Lisa Pletz

If you want to understand why America developed the way it did, this book will help you to get it. I found it very readable, although I must admit a certain bias - I'm interested in all things politic, and I come from a Scots-Irish background, so in very many ways, I understand the author "intuitively." At any rate, this is a great book that will help you to see why we are the way we are, and may give some insight into using that backstory to change how we are doing things now.


Congratulations are in order for Mr. Herman, who has managed to combine all of the heretofore underappreciated advances of the Scots into one sweeping, thrilling book!Every person who claims Scottish descent should read this book. It is a history book, yes, but so well-written with doses of humor and grandeur that it was hard to put down! If we Scots had ever needed more reason to be proud of our heritage, then this book does the job."How The Scots Invented the Modern World" does more than just highlight the absolutely breath-taking accomplishments of the Scots in creating the Western world as we know it. It also shows their strength, ingenuity, faith and skill. Furthermore, it dives into the real complexities and problems faced by Scotland in the modern era, and how Scottish culture is not all about Braveheart, kilts, and bagpipes, but also education, thrift, strong Calvinist convictions, and a never-say-die attitude.After reading this book, I can't wait to go back to the Highland Games and continue to celebrate the Scottish heritage in my home and with my family. This book is a must-read for any Scotsman or Scottish enthusiast.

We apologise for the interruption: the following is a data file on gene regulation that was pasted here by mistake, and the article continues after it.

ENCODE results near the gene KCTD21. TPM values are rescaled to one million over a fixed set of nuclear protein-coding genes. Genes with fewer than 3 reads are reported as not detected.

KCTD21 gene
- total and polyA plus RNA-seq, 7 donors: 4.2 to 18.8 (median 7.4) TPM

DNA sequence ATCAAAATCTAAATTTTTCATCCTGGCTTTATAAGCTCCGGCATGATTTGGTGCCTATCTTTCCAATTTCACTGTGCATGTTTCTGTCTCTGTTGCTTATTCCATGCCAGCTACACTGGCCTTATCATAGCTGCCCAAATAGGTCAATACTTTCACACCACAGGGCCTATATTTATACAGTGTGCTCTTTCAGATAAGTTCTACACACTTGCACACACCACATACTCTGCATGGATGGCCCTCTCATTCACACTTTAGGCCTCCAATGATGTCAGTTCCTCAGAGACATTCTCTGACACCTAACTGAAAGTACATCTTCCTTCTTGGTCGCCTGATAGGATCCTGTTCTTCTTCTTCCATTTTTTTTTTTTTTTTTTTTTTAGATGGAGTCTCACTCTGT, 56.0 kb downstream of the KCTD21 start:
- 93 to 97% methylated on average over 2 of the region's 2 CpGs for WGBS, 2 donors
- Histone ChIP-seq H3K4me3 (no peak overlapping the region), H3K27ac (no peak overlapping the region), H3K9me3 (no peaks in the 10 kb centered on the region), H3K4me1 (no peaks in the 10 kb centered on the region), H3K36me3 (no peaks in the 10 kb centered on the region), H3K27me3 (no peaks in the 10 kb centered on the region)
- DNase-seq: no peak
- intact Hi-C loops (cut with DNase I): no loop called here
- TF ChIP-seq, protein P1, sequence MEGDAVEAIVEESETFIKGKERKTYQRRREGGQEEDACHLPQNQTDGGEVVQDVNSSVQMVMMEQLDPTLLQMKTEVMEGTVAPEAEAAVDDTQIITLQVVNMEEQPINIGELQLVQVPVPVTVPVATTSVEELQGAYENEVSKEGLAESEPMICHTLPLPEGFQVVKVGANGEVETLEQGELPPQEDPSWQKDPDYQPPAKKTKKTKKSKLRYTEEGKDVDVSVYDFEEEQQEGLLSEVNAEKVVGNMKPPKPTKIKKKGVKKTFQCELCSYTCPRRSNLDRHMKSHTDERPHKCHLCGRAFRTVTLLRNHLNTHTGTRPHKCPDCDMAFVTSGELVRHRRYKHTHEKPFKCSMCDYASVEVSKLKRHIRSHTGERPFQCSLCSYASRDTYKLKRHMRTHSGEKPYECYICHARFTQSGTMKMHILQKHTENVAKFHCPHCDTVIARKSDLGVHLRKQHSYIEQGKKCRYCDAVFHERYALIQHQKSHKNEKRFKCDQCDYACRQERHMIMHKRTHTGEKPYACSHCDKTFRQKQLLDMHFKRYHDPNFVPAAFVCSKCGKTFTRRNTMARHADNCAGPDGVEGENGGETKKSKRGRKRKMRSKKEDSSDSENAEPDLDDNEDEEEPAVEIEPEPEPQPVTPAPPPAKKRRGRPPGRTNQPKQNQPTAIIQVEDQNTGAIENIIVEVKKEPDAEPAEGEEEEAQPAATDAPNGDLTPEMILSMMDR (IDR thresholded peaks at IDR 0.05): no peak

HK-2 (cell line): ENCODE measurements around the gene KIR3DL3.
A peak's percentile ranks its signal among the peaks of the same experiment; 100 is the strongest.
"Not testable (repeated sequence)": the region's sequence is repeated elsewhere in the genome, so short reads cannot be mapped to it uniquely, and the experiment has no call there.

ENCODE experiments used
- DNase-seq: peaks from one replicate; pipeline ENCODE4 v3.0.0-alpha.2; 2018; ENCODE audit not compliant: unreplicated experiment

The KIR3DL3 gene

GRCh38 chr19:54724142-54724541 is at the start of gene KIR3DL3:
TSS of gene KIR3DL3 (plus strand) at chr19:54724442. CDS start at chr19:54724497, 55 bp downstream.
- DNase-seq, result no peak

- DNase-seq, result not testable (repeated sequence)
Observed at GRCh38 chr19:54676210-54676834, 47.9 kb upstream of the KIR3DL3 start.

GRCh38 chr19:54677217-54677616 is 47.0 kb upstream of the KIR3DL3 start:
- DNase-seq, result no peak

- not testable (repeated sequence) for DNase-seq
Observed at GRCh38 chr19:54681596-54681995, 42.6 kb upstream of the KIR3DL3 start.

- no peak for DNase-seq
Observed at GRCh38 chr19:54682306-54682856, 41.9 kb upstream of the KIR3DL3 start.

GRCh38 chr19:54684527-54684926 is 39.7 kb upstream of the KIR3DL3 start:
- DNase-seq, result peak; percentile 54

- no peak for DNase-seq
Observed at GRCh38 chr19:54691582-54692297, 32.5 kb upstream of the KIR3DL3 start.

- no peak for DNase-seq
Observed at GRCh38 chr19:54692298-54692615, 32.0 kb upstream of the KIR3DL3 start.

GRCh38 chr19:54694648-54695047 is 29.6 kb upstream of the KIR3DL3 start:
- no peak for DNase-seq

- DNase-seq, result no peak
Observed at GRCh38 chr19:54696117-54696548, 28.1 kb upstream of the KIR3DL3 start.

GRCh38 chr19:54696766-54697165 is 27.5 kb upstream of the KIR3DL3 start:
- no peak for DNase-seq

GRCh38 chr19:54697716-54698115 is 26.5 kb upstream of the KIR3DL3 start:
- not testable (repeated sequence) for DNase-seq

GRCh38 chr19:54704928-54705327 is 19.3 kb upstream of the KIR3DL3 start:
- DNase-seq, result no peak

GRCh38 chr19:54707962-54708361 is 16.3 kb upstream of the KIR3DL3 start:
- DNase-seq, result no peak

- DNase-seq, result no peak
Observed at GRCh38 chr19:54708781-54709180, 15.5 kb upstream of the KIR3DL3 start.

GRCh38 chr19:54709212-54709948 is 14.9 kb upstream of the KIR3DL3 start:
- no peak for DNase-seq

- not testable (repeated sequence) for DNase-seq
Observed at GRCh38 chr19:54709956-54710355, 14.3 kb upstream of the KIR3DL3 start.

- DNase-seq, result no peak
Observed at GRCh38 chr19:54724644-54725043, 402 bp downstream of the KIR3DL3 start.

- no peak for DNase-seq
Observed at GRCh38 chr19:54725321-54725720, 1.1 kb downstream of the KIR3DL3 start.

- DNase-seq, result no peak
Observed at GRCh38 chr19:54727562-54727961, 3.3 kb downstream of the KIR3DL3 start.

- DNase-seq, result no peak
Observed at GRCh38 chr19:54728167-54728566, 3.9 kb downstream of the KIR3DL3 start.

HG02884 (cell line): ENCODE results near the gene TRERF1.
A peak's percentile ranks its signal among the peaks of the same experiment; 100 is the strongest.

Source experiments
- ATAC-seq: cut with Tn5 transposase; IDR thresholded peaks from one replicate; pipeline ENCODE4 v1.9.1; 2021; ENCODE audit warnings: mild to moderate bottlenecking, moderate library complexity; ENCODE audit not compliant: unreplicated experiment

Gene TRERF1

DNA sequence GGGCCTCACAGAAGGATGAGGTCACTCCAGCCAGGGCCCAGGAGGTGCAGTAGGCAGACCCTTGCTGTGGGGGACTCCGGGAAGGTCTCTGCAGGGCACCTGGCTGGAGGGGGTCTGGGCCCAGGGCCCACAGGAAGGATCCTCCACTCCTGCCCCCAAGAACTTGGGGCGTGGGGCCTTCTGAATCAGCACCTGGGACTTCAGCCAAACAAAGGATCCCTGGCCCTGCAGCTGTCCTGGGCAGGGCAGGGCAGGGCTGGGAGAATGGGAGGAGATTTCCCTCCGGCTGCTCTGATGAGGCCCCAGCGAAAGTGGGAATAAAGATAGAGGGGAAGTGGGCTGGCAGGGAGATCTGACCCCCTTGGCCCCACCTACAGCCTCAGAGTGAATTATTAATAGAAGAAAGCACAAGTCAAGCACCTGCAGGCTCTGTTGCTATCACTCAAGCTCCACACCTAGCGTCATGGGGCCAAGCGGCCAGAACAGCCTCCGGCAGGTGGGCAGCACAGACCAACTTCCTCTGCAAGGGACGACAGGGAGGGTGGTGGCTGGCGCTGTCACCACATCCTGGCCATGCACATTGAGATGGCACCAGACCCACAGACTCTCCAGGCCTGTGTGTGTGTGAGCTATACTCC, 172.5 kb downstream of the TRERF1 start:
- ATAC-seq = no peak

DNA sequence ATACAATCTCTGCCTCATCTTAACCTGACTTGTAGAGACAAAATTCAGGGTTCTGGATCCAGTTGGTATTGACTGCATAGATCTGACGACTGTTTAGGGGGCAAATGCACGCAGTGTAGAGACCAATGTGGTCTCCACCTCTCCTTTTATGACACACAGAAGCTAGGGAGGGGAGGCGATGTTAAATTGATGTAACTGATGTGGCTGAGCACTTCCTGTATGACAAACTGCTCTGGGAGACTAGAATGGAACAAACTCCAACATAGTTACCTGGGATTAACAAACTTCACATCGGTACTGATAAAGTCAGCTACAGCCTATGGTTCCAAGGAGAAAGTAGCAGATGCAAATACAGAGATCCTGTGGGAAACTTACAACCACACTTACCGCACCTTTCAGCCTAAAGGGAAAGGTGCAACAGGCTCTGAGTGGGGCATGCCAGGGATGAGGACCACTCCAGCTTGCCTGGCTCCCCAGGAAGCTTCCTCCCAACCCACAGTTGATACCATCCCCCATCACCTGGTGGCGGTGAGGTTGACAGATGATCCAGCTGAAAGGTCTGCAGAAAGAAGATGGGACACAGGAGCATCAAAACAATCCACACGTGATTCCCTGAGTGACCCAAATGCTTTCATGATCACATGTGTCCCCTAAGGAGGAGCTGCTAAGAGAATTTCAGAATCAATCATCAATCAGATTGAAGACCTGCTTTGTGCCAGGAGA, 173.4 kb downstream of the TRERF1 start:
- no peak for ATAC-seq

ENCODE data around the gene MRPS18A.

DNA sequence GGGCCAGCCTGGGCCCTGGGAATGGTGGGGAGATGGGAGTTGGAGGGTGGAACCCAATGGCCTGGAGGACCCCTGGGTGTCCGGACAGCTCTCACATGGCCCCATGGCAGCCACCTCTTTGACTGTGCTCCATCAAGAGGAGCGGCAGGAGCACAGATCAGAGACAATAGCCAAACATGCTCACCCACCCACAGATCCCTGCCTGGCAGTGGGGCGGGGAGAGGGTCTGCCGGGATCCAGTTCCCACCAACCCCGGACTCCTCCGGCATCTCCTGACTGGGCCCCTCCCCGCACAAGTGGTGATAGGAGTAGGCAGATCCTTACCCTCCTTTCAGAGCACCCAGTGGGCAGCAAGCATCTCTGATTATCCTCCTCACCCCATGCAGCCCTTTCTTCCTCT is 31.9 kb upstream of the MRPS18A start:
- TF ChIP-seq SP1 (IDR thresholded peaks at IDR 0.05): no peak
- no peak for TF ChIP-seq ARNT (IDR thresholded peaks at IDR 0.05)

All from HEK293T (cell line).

Vanessa Vaniloquence

While it is a book of history, it is a popular history so don't expect footnotes. It is very well written and kept my interest from start to finish but where is the info on the most important invention - Scotch?